"You were dead!" Laura explains breathlessly. "You--... oh, um," she puts a finger to her lips. "Cheese-kun is in the cockpit over there. I was going to put him, uh, with you."

The pilot's eyes narrow for a moment, looking the torn up C.C. over. "...are you okay?"


In helping pull Laura up when she manages to get to the edge, C.C. ends up tumbling backwards, landing on her rear with a quiet 'umph.' "Well, yes, of course I was dead," the witch says as she sits up, brushing some mud off of knee. "But really, Laura, you know I'm thousands of years old. Did you think I've lived that long without any of those momentary interruptions?"

C.C. stands back up and realizes that in toppling over, she's got mud all over her back and, more embarassingly, her backside. Still, she's not self-conscious at all as she tries to wipe herself off with both hands, although the effect this has on the gloves of her pilot suit leave her less than impressed. "And... mmm. My skin's a bit dry, but that's to be expected. Always happens after I get cooked. A sauna and some lotion and I'll be quite fine, I suspect."

C.C. then, finally, looks to Laura herself. "I-- oh! You were going to bury Cheese-kun with me?" It's unclear whether the immortal's tone is amused, shocked, or touched. Possibly all three. "Oh, how absolutely precious. I /would/ want to be buried with him, if dying were a going concern, I think. Thank you."


Laura looks horrified despite the great relief of not being responsible for someone's death. All this talk of 'being cooked.' She brushes her hair back over her ear and tries to get her headband back on straight. It's broken and keeps tilting off to the side. This may be a useless gesture but it gives her something to do while C.C. is struggling with mud.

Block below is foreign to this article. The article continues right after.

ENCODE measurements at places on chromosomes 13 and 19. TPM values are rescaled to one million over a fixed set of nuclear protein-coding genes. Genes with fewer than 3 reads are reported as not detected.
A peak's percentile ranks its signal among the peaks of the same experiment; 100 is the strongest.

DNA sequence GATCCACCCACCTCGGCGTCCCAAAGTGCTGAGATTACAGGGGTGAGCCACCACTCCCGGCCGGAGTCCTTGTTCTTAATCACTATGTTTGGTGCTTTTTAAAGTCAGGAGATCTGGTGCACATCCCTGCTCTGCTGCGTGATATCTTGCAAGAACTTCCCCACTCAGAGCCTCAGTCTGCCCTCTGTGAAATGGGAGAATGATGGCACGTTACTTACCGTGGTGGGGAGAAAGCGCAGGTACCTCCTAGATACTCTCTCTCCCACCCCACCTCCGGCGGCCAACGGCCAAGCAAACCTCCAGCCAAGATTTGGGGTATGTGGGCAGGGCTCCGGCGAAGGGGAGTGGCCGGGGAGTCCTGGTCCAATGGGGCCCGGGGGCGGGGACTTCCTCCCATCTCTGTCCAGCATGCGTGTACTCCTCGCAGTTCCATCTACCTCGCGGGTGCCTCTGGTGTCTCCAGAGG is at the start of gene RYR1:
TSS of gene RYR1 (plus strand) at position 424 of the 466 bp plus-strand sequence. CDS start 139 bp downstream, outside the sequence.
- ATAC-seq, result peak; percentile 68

"You're welcome. I thought that's what you would have wanted."

The (much) younger girl takes an unsteady step. All the adrenaline is wearing off, or rather she's just now noticing its absence. Wearing that corset for so long these recent days probably hasn't helped. "I, uh... I," C.C. died, Laura almost died, Gym almost died, they both almost blew up, they escaped. It's hard to tell what things need to be explained right now. She chooses the obvious one. "...I guess we should go change and eat dinner."


One thing C.C. is decidedly not known for is empathy. She's had so many people fawning over how weird it is that she's unkillable that the shock and horror have really lost their novelty, and she doesn't even bother acknowledging it anymore, let alone trying to fix it. "Indeed. I don't know how you pilot in this thing."

C.C.'s yellow eyes move up toward the White Doll for a moment. She hasn't forgotten the events of yesterday -- nor her own feelings on the fabled Gundam. She's very consciously biting them back. After all, Laura just dug her a grave. Zero probably would have just thrown her out of the cockpit and kept flying. It's not so much empathy as common decency.

"...where /are/ we, anyway? It seems awfully familiar."


Laura is loose on her feet on the way back to the cockpit. She slowly climbs over the edge and settles in. Cheese-kun is stored above and behind the chair, resting on a bank of processors or something. Who even knows.

"I'm not sure," Laura admits. "I think our worlds are the same, but I've never been on this side of the ocean before. The computer says we're in 'France.' It's EFA territory, so I tried to keep hidden."

As soon as C.C. is in as well, the cockpit ascends back into the White Doll, locking into place. It climbs above the treeline, taking off to provide a better vantage point. "Isn't this near where the Black Knights came from?"


C.C. leans on the side of the piloting seat, standing and staying balanced thanks to a good grip on the headrest. She looks over at Cheese-kun, blowing the plush doll a kiss, before paying attention to what Laura's talking about. Glancing at one of the many displays on the space-age viewscreen, she frowns in concentration.